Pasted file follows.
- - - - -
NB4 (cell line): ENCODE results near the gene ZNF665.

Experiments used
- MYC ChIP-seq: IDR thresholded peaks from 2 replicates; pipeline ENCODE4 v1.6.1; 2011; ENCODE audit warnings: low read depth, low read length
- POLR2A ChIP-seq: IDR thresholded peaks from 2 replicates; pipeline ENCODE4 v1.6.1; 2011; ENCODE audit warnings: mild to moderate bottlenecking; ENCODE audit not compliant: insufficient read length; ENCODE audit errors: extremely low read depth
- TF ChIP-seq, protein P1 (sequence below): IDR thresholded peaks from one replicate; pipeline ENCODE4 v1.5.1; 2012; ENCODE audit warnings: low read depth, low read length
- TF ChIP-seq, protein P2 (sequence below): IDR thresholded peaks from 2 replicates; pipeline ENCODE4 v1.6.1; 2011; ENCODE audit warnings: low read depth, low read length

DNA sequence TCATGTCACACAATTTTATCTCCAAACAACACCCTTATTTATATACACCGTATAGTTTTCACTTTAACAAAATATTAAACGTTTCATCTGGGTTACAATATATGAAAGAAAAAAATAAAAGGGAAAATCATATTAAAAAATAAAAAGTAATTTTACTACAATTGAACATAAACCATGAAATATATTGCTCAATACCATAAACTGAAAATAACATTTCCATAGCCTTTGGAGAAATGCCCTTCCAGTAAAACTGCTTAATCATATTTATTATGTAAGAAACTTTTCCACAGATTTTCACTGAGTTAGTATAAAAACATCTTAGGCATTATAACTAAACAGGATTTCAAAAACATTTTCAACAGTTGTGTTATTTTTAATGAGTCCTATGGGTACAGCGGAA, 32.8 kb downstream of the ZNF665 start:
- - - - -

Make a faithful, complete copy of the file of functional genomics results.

NB4 (cell line): ENCODE results near the gene ZNF665.

Experiments used
- MYC ChIP-seq: IDR thresholded peaks from 2 replicates; pipeline ENCODE4 v1.6.1; 2011; ENCODE audit warnings: low read depth, low read length
- POLR2A ChIP-seq: IDR thresholded peaks from 2 replicates; pipeline ENCODE4 v1.6.1; 2011; ENCODE audit warnings: mild to moderate bottlenecking; ENCODE audit not compliant: insufficient read length; ENCODE audit errors: extremely low read depth
- TF ChIP-seq, protein P1 (sequence below): IDR thresholded peaks from one replicate; pipeline ENCODE4 v1.5.1; 2012; ENCODE audit warnings: low read depth, low read length
- TF ChIP-seq, protein P2 (sequence below): IDR thresholded peaks from 2 replicates; pipeline ENCODE4 v1.6.1; 2011; ENCODE audit warnings: low read depth, low read length

DNA sequence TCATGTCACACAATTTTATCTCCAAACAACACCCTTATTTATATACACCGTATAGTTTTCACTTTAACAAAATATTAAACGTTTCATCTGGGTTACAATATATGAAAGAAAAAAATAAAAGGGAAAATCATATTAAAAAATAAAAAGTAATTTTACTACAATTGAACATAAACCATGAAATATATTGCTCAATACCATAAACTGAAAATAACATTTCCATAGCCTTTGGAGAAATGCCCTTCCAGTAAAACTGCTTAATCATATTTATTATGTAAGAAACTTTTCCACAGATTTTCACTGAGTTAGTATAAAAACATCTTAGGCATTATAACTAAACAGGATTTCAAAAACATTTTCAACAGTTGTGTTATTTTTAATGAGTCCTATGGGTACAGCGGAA, 32.8 kb downstream of the ZNF665 start: